I was hoping someone would comment on this piece concerning Robert George. I thought the author, as you point out, did a magnificent job of putting some difficult philosophical positions in “understandable” prose. I also appreciated Kirkpatrick’s inclusion of some of George’s intellectual self-interrogation in the last few paragraphs. (The discussion of human sinfulness and rationality) We rarely get any flavor of intellectual humility in profiles of prominent speakers, particularly those holding forth on controversial topics. My complaint with the NYT and the magazine is often a subtle “imputation” of arrogance by absence. Consider the difference in the overall “tone” in this article if the last 300 words had been cut. So bravo to Kirkpatrick and the magazine’s editor for good decisions.

  • Julia

    There was a good analysis of the NYT piece at National Review On-Line by Ryan T. Anderson that included this important observation:

    Throughout the article, George is depicted as having manufactured an entirely new moral and political philosophy, which he now “sells” to the leading Evangelicals and Roman Catholic bishops of America to advance social-conservative causes.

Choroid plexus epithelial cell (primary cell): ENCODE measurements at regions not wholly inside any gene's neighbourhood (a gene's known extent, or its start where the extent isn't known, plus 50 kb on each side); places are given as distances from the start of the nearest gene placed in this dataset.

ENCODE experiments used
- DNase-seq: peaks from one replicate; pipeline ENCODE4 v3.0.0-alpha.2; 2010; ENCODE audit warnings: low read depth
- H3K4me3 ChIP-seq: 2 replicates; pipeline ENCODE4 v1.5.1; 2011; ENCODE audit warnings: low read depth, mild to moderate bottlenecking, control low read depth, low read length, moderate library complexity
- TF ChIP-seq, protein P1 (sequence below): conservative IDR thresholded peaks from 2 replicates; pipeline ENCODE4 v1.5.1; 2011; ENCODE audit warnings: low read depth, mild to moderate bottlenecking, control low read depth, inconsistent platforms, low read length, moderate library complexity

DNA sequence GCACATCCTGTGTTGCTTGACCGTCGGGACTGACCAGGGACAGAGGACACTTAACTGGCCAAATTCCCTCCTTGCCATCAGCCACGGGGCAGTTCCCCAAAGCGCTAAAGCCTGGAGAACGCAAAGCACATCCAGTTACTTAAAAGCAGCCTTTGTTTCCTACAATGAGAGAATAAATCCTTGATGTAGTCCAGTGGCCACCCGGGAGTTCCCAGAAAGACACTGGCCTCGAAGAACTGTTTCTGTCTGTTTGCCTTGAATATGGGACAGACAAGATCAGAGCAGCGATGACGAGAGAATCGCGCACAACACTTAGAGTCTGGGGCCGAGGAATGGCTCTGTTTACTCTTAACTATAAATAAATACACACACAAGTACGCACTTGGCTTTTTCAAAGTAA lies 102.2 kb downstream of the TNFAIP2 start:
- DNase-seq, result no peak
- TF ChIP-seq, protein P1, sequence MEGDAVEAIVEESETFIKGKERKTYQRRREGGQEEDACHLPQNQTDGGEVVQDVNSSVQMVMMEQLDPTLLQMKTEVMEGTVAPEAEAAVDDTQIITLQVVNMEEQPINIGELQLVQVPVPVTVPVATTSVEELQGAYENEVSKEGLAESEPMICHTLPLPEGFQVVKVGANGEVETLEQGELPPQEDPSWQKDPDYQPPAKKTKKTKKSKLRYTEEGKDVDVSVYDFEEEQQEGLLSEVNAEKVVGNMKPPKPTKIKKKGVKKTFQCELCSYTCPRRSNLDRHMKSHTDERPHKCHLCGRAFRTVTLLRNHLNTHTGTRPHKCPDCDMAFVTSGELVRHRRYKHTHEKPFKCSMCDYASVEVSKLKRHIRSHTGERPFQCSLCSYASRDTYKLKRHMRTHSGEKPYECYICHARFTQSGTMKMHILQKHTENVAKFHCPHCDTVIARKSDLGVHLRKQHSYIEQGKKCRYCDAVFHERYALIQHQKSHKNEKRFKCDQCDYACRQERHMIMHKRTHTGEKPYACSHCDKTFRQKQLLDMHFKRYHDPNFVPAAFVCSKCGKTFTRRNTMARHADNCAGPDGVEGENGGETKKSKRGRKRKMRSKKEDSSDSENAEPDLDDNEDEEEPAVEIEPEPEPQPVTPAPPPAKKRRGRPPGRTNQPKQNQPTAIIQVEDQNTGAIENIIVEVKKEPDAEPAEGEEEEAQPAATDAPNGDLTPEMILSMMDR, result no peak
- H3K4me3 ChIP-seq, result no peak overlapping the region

Without a doubt, George and the other so-called “new natural lawyers” are innovative, but their innovations are in the service of reviving and refining what Isaiah Berlin called the central tradition of Western philosophy, the tradition that runs through Aristotle and Aquinas. Rather than manufacturing novel philosophical theories, George and his colleagues see themselves as appropriating and building on the wisdom of the ages to tease out the purposes and meanings of various social practices. In other words, this is philosophically critical conservative thought at its best.

  • Julia

    Jerry said: